Neurotypical
Adam Larsen 2010
Documentary Feature

Friday Jul 8, 2011
$10 online or at the door.
VENUE
Greenpoint High School For Engineering and Automotive Technology (Formerly Automotive High School)
(On the lawn)
On The Lawn
Williamsburg
50 Bedford Ave. at North 13th St., Brooklyn, NY 11222
L to Bedford Ave. or G to Nassau Ave.

SHOW
8:00PMDoors Open
8:30PMLive Music
9:00PMFilm Begins
10:30PMQ&A with filmmaker Adam Larsen
11:30PMAfter Party at Matchless, 557 Manhattan Ave.
IN THE CASE OF RAIN THE EVENT WILL BE HELD INDOORS AT THE SAME LOCATION. RESTRICTIONS: NO REFUNDS. SEATING IS FIRST COME, FIRST SERVED. PHYSICAL SEATS ARE LIMITED. THIS MEANS YOU MAY NOT GET A CHAIR. YOU ARE WELCOME TO BRING A BLANKET AND SIT PICNIC-STYLE, BUT NO ALCOHOL IS PERMITTED.

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This Show Presented in Partnership With
Radeberger
Matchless
Vulture
New York Magazine
IFC
US Premiere
US Premiere

Neurotypical (Adam Larsen | Roanoke, VA | 88 min.)

Official Link: http://www.neuro-typical.com

Neurotypical puts a lens on people navigating autism at very different stages of their lives and diagonses. Three-year-old Violet experiences the world in a pure, sensory way with none of the societal trappings that even children feel, as they are directed toward the “normal” and the “correct.” Violet is an explorer, with no concerns as to what the world might think of her. She scrambles, touches, feels, sees, smells and is a part of her world.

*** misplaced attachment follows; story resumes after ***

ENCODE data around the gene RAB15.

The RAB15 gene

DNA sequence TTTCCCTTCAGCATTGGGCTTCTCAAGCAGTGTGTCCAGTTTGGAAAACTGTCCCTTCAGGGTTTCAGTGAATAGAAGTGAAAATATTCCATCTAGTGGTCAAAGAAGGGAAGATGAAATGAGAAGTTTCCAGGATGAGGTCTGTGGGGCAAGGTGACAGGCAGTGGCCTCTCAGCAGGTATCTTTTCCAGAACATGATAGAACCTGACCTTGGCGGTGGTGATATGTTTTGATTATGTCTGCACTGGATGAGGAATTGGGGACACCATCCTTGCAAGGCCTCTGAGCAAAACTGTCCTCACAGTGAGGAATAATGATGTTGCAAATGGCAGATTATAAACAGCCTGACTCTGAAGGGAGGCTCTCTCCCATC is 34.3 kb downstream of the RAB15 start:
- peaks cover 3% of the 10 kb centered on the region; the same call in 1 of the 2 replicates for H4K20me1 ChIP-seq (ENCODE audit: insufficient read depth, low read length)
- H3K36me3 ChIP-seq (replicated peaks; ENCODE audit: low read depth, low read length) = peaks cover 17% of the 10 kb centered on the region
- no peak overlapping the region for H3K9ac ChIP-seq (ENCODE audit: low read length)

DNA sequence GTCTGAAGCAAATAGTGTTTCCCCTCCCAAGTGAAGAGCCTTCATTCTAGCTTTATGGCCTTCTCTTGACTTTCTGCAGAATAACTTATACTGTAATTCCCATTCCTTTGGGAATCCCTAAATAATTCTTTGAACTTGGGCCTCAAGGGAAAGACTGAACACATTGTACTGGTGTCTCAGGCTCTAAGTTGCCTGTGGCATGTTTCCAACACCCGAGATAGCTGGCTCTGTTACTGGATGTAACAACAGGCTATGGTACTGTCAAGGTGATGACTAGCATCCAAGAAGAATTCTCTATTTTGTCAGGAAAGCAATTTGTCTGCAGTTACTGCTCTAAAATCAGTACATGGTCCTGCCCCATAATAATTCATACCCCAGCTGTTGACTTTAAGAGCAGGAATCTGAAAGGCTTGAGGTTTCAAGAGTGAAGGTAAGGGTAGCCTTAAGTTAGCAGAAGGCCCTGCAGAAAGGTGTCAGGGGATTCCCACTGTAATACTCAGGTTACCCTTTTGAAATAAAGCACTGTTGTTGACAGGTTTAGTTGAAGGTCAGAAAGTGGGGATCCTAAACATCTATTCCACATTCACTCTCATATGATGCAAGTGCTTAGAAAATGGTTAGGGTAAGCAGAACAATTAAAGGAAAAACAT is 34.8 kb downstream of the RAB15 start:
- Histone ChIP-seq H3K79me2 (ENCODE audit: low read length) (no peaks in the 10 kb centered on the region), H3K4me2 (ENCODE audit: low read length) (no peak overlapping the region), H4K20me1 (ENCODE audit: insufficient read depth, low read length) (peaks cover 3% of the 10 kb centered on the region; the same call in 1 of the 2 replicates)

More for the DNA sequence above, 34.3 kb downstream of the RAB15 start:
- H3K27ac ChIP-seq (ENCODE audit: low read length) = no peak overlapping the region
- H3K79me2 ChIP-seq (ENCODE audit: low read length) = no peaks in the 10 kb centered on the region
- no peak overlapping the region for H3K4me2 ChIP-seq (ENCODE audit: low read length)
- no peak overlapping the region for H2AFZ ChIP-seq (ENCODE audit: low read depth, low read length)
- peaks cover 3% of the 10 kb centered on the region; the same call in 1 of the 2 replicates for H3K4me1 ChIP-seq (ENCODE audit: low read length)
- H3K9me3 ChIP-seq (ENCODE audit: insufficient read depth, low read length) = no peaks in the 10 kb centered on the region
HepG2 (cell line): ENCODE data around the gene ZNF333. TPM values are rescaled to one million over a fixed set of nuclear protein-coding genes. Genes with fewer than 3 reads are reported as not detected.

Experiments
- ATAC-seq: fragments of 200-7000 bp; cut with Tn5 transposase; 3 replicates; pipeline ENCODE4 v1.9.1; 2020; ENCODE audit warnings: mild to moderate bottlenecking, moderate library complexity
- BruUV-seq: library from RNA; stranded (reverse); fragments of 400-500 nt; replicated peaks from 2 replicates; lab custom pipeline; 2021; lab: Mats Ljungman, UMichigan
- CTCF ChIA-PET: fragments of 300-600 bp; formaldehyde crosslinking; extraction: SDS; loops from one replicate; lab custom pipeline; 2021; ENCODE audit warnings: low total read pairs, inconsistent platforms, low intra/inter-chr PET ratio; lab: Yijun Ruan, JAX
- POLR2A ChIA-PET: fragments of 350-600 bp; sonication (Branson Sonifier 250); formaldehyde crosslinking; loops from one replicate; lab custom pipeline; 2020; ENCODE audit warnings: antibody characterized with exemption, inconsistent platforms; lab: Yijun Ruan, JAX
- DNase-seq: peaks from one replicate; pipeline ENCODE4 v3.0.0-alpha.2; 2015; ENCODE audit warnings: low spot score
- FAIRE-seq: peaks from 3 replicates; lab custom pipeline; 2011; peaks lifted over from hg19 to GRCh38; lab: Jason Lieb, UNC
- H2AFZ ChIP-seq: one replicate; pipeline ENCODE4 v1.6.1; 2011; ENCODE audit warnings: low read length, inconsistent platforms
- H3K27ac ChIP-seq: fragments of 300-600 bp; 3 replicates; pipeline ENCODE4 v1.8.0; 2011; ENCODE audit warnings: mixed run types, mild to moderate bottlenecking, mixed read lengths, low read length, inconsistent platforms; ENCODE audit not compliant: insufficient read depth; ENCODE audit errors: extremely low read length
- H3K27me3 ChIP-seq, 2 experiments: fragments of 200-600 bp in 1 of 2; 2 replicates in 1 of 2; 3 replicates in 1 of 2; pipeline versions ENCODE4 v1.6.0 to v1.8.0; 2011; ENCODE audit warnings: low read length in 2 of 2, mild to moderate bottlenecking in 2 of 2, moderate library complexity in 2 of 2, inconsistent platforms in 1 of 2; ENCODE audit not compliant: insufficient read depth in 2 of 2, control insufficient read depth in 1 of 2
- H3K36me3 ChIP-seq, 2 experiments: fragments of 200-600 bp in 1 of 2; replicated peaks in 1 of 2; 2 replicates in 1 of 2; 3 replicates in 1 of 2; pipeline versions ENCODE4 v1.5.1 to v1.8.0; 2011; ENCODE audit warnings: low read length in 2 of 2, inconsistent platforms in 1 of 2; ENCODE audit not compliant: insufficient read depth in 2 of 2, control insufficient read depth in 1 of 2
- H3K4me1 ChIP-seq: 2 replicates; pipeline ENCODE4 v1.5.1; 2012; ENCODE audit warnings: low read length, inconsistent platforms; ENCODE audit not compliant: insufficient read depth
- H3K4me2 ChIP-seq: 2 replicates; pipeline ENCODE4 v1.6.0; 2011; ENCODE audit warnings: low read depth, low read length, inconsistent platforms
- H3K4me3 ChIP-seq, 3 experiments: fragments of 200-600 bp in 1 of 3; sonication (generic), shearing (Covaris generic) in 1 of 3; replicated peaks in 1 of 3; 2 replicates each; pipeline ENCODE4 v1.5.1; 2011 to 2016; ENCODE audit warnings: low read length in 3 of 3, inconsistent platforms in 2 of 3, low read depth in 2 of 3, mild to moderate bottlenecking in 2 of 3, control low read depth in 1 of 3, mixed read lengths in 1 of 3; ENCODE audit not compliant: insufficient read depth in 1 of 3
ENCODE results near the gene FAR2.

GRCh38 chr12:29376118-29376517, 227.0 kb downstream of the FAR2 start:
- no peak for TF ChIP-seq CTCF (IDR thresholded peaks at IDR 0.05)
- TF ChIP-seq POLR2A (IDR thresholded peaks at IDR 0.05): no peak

Nicholas, a young teenager, is at a very different stage. He negotiates the teenage social realm, largely from his skateboard. Being a teenager is an already complex social prospect, as are family relationships during that time. Nicholas has to contend with friends, girls, and how not to alienate a little brother who worships him and parents that are equally enamored and baffled by him.

Paula, married and the mother of a young son, uses her recent autism diagnosis to explain the difference in how she relates to the world compared to her husband and friends. Oddly, while her diagnosis “explains” much of her social behavior in her relationship, her husband is troubled because it also seems to give her “a pass.”

Seeing the highly intelligent subjects featured in this non-fiction film raises questions about how we, as a larger society, consider those with neurological differences like autism, dyslexia, and downs syndrome that don’t fit into the rigid boxes of “neurotypical” life. Are we practicing a new eugenics through genetic testing and the weeding out of those who don’t fit our idea of “normal”?

- Sarah Palmer


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Rooftop Films is a New York based non-profit whose mission is to engage diverse communities by showing independent movies in outdoor locations, producing new films, coordinating youth media education, and renting equipment at low cost to artists.


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